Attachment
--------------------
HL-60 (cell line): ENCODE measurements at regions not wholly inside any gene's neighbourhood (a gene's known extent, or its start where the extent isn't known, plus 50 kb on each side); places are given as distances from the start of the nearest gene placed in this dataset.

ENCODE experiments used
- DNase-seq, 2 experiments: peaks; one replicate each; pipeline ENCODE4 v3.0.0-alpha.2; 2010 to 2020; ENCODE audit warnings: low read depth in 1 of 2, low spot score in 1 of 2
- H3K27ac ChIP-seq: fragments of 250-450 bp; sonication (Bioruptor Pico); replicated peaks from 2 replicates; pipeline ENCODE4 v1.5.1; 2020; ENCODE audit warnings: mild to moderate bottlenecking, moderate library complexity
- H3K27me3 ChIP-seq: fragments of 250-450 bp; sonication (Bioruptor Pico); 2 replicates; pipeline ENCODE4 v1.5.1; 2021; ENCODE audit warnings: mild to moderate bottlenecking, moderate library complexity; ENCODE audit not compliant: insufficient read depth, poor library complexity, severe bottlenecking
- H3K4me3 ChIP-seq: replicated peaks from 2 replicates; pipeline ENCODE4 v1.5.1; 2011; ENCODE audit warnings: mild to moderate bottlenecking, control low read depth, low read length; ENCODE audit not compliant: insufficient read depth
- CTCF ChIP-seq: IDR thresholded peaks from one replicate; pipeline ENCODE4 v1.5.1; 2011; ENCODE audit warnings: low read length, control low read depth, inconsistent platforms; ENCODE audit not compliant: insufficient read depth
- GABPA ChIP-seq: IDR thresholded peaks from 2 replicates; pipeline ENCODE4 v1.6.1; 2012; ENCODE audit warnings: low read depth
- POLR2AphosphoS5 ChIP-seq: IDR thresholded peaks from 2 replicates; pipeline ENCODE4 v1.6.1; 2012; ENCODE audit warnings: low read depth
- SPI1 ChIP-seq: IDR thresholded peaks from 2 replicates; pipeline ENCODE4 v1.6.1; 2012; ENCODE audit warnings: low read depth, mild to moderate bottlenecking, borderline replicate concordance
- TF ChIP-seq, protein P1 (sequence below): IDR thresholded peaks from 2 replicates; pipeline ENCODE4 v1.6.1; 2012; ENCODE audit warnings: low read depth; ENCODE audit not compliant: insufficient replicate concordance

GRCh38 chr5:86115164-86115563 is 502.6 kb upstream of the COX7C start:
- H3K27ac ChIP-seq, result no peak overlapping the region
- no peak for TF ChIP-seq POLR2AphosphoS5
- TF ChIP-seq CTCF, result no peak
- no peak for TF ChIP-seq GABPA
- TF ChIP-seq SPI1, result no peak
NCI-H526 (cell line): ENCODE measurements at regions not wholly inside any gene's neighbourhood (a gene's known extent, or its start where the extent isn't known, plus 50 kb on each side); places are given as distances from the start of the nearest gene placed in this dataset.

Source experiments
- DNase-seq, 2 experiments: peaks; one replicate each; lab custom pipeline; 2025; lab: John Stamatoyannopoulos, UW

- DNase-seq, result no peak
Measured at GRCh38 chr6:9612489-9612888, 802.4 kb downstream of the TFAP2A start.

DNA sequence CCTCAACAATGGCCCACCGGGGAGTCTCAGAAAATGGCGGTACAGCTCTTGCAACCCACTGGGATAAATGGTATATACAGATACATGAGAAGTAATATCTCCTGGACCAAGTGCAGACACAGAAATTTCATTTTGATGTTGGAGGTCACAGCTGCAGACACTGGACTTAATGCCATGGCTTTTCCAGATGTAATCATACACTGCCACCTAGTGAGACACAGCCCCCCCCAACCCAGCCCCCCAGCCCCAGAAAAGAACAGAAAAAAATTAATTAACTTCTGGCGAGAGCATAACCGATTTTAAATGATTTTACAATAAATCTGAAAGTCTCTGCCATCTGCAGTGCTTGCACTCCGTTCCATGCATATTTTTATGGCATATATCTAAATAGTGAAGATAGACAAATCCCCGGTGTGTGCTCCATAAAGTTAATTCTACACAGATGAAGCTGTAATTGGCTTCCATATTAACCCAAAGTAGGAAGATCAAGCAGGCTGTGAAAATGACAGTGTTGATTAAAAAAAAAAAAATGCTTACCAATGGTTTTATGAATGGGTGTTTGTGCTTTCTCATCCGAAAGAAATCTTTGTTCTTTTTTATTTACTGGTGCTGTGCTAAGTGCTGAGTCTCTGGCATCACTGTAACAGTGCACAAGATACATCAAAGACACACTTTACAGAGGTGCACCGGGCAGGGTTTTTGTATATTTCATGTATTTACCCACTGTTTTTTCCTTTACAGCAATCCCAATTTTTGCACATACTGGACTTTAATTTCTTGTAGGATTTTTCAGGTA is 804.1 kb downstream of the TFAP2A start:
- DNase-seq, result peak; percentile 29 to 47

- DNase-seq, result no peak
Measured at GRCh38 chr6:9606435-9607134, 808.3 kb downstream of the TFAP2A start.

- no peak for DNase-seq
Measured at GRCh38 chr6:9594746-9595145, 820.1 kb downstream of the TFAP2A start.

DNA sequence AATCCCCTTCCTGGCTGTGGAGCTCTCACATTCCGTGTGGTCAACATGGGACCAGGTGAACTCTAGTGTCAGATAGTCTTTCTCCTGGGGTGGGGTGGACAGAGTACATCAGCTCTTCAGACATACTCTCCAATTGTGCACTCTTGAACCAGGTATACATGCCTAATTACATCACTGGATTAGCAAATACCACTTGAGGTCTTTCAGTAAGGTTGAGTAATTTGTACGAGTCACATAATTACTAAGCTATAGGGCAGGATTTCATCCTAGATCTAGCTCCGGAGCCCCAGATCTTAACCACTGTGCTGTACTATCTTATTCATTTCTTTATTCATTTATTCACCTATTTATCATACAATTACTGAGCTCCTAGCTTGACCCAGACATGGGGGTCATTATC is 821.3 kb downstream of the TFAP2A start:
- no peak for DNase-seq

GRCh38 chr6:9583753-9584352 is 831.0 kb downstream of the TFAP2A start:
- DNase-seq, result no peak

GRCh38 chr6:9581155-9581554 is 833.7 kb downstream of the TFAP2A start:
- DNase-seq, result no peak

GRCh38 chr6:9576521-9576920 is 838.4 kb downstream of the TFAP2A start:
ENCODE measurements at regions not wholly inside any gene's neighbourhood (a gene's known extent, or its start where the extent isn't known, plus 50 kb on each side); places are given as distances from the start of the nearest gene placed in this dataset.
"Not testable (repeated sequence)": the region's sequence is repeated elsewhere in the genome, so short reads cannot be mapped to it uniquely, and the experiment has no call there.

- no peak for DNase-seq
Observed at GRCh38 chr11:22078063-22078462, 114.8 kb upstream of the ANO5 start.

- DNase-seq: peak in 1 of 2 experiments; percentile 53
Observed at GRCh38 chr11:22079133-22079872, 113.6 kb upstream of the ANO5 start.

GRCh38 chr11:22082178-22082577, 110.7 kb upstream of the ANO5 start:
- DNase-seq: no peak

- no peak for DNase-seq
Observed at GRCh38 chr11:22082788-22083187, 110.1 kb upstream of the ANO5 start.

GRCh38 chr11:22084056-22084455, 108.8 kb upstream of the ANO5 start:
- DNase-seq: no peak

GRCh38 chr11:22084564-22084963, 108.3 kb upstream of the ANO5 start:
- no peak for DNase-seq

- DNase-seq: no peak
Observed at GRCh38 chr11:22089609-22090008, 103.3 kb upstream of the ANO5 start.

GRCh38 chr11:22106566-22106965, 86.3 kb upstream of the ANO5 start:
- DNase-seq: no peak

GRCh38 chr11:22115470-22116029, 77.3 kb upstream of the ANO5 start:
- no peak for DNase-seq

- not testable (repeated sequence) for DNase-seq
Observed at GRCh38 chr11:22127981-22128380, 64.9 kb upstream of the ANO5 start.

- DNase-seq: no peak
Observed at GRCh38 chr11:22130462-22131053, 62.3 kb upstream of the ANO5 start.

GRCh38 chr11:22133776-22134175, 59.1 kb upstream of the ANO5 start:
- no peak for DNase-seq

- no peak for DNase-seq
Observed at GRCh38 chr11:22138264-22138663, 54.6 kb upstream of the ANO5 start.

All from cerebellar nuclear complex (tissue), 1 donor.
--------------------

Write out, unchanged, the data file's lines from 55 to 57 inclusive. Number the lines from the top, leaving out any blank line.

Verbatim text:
- no peak for DNase-seq

- not testable (repeated sequence) for DNase-seq
Observed at GRCh38 chr11:22127981-22128380, 64.9 kb upstream of the ANO5 start.